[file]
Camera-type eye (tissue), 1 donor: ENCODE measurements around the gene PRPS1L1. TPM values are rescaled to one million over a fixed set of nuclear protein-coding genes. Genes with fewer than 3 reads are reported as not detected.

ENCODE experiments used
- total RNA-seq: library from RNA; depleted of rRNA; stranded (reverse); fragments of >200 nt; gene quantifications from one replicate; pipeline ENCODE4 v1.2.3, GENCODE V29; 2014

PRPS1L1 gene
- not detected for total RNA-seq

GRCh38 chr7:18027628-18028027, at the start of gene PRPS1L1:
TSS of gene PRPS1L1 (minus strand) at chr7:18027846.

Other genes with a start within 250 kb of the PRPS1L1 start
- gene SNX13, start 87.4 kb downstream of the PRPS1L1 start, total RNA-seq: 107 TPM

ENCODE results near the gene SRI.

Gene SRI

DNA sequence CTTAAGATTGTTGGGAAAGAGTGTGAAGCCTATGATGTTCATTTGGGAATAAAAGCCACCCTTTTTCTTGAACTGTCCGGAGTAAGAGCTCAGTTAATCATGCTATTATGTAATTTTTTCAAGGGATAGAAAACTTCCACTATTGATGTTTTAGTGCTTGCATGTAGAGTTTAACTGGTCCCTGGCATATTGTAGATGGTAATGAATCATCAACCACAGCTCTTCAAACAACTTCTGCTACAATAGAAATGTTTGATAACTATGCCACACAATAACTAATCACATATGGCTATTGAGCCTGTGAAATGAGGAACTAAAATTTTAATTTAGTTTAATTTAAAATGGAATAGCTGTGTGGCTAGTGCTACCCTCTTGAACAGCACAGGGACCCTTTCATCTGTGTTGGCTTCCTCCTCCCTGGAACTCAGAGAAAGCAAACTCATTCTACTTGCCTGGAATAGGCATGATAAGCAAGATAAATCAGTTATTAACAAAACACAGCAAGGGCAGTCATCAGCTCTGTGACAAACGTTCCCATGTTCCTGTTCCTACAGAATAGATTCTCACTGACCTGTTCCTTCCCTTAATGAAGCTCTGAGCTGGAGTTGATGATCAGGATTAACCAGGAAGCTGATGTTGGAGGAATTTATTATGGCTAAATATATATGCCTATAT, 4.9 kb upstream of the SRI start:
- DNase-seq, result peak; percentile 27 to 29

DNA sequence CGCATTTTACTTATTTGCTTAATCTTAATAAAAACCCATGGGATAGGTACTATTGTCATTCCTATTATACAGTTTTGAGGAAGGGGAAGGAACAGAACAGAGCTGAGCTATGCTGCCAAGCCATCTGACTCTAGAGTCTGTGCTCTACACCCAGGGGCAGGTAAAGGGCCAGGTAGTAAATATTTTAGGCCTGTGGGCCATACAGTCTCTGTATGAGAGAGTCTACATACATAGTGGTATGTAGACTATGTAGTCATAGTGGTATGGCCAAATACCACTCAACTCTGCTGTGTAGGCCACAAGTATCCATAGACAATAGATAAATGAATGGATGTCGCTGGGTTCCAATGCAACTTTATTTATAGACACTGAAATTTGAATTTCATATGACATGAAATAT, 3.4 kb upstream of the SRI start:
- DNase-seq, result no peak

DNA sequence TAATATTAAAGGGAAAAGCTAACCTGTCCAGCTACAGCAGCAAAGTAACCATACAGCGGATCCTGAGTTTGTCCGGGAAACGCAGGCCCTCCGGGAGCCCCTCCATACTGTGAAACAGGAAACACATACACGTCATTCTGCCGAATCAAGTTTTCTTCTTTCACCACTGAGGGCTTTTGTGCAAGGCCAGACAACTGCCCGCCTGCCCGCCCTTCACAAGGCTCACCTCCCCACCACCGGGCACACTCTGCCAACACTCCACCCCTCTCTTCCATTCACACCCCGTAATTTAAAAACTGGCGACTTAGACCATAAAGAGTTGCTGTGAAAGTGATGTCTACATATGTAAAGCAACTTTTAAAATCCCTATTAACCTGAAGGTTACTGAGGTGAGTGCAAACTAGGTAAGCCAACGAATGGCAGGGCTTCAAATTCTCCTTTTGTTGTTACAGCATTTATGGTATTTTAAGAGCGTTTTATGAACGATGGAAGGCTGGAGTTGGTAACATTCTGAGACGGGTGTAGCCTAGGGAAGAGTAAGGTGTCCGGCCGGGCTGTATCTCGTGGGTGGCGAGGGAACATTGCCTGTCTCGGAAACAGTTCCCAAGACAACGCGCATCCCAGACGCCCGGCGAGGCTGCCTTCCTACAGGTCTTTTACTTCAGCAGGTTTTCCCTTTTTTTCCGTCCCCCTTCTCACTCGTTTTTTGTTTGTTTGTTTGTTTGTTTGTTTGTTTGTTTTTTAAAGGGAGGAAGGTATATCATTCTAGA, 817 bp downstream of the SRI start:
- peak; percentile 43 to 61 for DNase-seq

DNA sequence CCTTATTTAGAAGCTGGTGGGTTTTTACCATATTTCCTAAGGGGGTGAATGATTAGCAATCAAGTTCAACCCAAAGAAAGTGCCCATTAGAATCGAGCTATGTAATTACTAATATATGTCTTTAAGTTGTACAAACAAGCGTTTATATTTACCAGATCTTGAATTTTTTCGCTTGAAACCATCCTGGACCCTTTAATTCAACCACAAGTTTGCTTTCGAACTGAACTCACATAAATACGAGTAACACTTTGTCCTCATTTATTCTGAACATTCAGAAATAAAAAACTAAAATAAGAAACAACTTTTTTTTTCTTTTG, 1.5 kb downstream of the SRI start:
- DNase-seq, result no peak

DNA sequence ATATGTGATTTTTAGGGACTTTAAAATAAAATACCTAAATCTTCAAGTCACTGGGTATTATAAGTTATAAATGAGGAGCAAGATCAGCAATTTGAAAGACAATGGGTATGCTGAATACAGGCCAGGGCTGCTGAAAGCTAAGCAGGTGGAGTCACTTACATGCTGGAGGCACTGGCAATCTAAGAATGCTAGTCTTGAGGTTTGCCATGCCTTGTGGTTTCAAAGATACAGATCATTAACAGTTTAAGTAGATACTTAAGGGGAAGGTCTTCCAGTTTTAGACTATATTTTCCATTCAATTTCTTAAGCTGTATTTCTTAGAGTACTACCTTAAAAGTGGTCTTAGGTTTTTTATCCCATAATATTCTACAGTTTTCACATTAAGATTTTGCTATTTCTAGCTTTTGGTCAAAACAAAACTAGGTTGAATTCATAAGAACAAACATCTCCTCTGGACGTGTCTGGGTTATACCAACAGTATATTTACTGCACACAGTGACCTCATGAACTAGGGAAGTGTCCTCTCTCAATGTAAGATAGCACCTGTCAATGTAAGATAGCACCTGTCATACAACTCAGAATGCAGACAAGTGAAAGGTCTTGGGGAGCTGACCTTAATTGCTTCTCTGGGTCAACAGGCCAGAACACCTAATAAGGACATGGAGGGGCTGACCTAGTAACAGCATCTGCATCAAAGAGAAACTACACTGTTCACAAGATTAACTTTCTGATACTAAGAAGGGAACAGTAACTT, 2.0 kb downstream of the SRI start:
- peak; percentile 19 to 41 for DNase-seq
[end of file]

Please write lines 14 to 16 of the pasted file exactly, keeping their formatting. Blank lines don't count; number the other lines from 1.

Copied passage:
DNA sequence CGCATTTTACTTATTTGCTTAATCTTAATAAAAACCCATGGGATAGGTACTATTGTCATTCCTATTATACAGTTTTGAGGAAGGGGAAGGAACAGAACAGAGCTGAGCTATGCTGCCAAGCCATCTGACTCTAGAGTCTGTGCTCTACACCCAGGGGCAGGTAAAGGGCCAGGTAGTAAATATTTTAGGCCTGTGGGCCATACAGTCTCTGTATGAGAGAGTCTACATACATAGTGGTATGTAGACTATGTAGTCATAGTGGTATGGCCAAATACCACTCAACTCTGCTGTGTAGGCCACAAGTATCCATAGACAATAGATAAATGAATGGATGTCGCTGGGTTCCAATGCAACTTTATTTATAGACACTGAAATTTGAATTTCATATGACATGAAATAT, 3.4 kb upstream of the SRI start:
- DNase-seq, result no peak

DNA sequence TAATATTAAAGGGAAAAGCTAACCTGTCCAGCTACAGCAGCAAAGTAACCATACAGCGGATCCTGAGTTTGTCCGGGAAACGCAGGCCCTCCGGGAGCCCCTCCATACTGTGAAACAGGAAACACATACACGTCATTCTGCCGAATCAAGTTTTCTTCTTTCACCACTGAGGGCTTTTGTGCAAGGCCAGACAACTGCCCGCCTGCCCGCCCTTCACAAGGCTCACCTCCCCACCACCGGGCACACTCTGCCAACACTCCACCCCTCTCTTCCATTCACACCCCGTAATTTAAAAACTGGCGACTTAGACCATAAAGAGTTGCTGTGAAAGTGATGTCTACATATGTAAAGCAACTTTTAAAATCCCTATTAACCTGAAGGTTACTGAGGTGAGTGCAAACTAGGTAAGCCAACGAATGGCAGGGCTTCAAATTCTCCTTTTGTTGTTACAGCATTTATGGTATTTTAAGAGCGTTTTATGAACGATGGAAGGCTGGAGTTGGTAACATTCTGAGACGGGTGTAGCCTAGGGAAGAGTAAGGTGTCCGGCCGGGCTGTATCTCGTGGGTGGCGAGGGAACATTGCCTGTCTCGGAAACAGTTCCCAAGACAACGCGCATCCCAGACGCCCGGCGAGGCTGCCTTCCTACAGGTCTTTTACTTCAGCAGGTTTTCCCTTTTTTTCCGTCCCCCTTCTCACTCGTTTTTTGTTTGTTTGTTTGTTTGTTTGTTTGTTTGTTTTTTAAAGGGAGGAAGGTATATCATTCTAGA, 817 bp downstream of the SRI start: